It’s my belief that numerous fraudulent and invalid votes were also cast again in Tower Hamlets and the police are investigating. If Khan is seriously considering her own Election Petition, who will it be directed at? My advice to her is: save other people’s money. It will fail at the first hurdle and “be laughed out of court”.
The police have acceded to my request to extend their enquiries to include the local councillor elections and the courts have agreed that ballot papers must be preserved a further six months. Complaints can be made direct to the Met at: SETelections@met.police.uk as soon as possible and before November at the very latest. I hear that local Labour leaders are already advising disappointed 2014 Labour candidates to leave matters – i.e. not co-operate with the police. And we wonder why so many local police enquiries run into the sand?
If people are now being discouraged from making formal complaints to the police about last year’s local councillor election fraud, they will live with the terrible consequences for years to come. Incidentally, it has never been clear why Chris Weavers, Labour’s then election agent and local Party chair, failed to challenge any of the poll counts on May 22 2014 at the time. Looking back, was his inaction wise?
It will also be especially interesting to see whether Biggs will root out corruption connected with local land deals. Scotland Yard is actively examining allegations of very serious fraud and misfeasance in public office on this aspect. It will be interesting to see if the new mayor opens up all the books to a serious and robust police investigation or concentrates on “reputational” issues like a public affairs consultant for FIFA. There is also the small matter of the fraud issues coming out of the PriceWaterhouse Coopers’ investigation. Why is Scotland Yard turning a blind eye? There must be a reason.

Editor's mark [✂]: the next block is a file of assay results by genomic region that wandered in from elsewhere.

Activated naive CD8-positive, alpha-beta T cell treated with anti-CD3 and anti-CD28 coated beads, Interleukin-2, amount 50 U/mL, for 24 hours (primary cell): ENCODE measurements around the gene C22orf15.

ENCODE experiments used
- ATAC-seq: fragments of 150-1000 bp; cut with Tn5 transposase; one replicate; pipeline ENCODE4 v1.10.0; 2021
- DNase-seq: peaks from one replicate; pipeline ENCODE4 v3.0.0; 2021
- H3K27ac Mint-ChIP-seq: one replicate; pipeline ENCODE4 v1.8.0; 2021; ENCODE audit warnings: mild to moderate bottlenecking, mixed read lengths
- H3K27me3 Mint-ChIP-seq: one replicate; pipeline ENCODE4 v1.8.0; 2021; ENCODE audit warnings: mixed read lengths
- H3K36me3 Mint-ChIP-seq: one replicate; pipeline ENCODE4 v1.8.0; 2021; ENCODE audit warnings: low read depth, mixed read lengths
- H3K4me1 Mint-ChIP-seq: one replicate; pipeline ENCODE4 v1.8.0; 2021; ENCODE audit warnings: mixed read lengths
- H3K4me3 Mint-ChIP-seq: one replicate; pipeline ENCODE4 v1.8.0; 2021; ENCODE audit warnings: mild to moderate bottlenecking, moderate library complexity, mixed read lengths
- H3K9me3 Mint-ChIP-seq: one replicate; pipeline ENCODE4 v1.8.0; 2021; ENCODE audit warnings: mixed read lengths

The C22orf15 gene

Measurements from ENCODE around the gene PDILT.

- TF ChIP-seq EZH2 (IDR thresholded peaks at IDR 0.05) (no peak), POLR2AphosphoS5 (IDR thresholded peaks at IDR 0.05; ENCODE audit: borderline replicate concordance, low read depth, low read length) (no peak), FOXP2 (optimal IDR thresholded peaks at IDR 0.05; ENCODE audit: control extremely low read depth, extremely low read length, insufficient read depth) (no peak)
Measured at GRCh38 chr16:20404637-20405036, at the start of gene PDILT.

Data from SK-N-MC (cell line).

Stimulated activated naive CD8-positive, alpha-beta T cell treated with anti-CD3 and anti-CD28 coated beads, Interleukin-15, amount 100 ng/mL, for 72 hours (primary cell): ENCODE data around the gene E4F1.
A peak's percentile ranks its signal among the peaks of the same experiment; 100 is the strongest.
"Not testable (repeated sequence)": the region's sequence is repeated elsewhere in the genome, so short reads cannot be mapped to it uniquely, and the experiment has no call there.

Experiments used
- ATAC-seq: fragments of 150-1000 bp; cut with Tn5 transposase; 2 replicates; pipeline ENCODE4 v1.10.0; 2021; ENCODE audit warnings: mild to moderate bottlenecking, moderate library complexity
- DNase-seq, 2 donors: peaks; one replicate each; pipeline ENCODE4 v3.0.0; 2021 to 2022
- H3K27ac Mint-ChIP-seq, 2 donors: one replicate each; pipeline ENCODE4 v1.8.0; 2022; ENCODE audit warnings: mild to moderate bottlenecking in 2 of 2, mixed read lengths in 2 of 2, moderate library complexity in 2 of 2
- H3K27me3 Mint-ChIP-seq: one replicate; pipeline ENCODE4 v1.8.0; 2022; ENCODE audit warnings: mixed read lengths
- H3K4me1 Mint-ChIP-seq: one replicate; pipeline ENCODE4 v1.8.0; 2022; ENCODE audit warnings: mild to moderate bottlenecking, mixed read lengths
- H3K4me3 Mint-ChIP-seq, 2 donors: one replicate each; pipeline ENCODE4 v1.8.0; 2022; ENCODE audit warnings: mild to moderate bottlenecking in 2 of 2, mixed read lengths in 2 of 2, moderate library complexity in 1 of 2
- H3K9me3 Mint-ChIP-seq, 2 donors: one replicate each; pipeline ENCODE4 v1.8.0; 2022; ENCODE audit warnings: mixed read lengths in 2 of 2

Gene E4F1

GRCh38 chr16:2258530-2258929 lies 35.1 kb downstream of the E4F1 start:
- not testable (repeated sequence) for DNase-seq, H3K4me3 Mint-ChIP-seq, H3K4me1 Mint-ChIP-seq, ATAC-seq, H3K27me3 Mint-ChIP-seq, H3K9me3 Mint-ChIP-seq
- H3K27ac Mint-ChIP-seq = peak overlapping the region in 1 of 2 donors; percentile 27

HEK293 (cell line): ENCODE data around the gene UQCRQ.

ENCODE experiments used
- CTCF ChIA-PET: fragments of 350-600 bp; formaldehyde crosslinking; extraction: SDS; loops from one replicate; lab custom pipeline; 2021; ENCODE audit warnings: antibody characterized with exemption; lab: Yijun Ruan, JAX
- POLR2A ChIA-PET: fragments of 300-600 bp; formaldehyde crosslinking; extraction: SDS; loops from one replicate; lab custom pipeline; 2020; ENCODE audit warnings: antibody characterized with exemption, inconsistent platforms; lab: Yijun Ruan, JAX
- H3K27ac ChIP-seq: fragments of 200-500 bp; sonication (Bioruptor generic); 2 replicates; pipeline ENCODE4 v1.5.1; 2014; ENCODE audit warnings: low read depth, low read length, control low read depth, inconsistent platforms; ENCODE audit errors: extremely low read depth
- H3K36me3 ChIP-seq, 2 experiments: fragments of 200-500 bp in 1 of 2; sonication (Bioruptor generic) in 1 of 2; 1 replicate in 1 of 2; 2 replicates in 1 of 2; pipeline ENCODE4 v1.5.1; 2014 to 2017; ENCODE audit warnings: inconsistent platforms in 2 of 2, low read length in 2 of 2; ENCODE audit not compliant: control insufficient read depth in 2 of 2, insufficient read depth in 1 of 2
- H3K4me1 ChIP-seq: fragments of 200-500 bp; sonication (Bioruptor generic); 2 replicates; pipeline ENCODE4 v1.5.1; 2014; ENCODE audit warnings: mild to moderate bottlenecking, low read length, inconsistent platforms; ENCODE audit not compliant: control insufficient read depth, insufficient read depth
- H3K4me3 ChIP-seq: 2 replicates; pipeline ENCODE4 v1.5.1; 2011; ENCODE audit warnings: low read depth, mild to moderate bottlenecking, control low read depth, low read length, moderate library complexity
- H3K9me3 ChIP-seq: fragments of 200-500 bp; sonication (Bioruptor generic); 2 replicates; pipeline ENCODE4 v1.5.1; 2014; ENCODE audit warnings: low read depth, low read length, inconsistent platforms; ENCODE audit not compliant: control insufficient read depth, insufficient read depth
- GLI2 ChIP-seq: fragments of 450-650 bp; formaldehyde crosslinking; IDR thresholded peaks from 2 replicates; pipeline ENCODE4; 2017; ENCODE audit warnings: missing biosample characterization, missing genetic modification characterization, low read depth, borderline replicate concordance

The only aggravation I had on the streets was from a few self-styled Biggs aides who criticised me for ‘splitting the Labour vote’. No vote belongs to Labour. Like respect, every vote has to be earned. Such arrogance has destroyed the ethical power of the Labour Party. It is anti-democratic and indeed illegal to seek to pressurise voters and candidates. Don’t they know? I take it as a badge of honour. Remember Labour created Rahman.
Furthermore, the spectre in the election campaign of both Peter Golds openly boasting in public meetings that he would “lend” second preference votes to Labour, and of Biggs “lending” Labour’s second preferences to the Tories beggars belief. Have these people learnt nothing?
The voters have decided and that decision must be respected. I would like to thank the 1,768 people who voted for me, the many others who (I am told) wanted to but didn’t and the many more who put me down as their second preference. Many wish to keep in touch and can do so at: email@example.com
We will now see if Labour will clear up, or cover-up, the mess of its own making.